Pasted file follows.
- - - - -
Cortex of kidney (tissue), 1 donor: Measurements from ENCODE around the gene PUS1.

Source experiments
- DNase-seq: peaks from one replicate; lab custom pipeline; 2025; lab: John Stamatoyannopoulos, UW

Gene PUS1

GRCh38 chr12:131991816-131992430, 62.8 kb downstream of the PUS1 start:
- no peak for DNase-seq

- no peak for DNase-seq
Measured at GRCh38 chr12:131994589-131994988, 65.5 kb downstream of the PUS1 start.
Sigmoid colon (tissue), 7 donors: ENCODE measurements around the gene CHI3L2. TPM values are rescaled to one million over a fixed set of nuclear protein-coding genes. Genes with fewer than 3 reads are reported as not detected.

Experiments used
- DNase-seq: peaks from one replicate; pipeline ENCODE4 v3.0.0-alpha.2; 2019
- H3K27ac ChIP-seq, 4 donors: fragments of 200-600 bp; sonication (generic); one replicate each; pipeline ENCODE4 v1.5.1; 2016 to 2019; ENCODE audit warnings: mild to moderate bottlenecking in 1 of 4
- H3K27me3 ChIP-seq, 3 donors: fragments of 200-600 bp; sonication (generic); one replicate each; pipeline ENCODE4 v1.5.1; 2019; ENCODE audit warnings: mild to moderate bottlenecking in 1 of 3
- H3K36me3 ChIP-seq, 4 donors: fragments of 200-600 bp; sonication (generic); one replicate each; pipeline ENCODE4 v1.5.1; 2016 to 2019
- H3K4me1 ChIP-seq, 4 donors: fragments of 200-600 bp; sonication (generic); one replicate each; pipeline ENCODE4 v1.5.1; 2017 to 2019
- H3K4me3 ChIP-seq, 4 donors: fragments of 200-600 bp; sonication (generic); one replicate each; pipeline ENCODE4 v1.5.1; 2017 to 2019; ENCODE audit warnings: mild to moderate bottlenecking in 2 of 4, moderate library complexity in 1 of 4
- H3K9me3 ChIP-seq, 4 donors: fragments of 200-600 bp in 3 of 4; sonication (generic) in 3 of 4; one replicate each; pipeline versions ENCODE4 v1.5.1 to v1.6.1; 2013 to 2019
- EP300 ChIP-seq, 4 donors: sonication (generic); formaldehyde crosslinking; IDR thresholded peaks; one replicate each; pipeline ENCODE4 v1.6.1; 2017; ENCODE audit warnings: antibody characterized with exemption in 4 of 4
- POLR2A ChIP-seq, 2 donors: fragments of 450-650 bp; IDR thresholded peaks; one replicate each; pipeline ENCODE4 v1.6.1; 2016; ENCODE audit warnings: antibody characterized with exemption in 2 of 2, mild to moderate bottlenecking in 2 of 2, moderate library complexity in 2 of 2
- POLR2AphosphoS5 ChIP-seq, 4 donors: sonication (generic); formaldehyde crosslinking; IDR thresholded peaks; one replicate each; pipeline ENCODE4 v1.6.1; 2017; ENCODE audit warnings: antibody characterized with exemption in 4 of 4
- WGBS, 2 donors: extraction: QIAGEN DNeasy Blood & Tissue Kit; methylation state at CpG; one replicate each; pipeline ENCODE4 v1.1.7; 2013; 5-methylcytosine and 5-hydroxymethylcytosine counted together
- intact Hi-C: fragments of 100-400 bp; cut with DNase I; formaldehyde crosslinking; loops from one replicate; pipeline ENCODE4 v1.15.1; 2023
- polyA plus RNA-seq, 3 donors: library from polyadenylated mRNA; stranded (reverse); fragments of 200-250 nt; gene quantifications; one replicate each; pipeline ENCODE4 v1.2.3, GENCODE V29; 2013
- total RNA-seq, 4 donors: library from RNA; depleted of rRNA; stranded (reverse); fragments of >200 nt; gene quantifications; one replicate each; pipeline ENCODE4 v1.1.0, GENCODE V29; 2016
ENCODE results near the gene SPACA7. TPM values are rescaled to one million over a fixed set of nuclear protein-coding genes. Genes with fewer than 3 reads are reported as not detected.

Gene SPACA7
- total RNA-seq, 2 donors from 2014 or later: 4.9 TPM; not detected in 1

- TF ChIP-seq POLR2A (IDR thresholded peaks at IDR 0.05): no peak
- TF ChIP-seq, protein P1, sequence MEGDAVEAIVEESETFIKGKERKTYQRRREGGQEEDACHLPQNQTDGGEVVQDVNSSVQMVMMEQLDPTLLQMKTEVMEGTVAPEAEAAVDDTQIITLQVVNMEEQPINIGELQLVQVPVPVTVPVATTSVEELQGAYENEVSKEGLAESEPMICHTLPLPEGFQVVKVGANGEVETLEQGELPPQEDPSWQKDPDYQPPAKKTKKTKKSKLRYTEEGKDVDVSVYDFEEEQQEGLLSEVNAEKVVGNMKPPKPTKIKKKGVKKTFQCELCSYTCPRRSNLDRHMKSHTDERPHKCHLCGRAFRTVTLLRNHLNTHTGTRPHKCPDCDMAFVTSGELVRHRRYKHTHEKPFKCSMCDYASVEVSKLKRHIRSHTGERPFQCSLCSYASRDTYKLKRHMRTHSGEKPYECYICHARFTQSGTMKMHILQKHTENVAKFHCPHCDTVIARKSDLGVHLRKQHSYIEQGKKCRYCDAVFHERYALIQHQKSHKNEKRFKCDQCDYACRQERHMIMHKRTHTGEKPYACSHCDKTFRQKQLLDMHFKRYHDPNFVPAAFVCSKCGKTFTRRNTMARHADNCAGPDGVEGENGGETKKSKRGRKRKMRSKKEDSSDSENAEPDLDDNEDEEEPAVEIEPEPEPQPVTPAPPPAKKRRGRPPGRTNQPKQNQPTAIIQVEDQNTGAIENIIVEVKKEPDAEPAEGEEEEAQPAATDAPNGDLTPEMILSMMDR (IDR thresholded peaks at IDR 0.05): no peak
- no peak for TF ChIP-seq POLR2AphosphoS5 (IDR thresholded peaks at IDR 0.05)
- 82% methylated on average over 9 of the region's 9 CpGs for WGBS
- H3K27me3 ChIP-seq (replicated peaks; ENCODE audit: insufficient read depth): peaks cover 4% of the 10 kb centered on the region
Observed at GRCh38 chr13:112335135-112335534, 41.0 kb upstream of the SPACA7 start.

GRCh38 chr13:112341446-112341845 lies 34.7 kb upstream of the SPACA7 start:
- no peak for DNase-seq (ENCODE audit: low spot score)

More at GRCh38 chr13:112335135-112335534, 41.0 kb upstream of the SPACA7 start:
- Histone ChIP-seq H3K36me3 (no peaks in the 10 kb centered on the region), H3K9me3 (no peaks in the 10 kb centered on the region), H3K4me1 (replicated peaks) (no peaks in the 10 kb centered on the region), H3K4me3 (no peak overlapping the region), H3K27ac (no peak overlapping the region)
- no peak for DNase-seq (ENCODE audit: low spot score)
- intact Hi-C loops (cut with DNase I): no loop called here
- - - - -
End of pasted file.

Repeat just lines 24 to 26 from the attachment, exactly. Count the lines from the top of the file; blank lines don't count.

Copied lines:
- total RNA-seq, 4 donors: library from RNA; depleted of rRNA; stranded (reverse); fragments of >200 nt; gene quantifications; one replicate each; pipeline ENCODE4 v1.1.0, GENCODE V29; 2016
ENCODE results near the gene SPACA7. TPM values are rescaled to one million over a fixed set of nuclear protein-coding genes. Genes with fewer than 3 reads are reported as not detected.

Gene SPACA7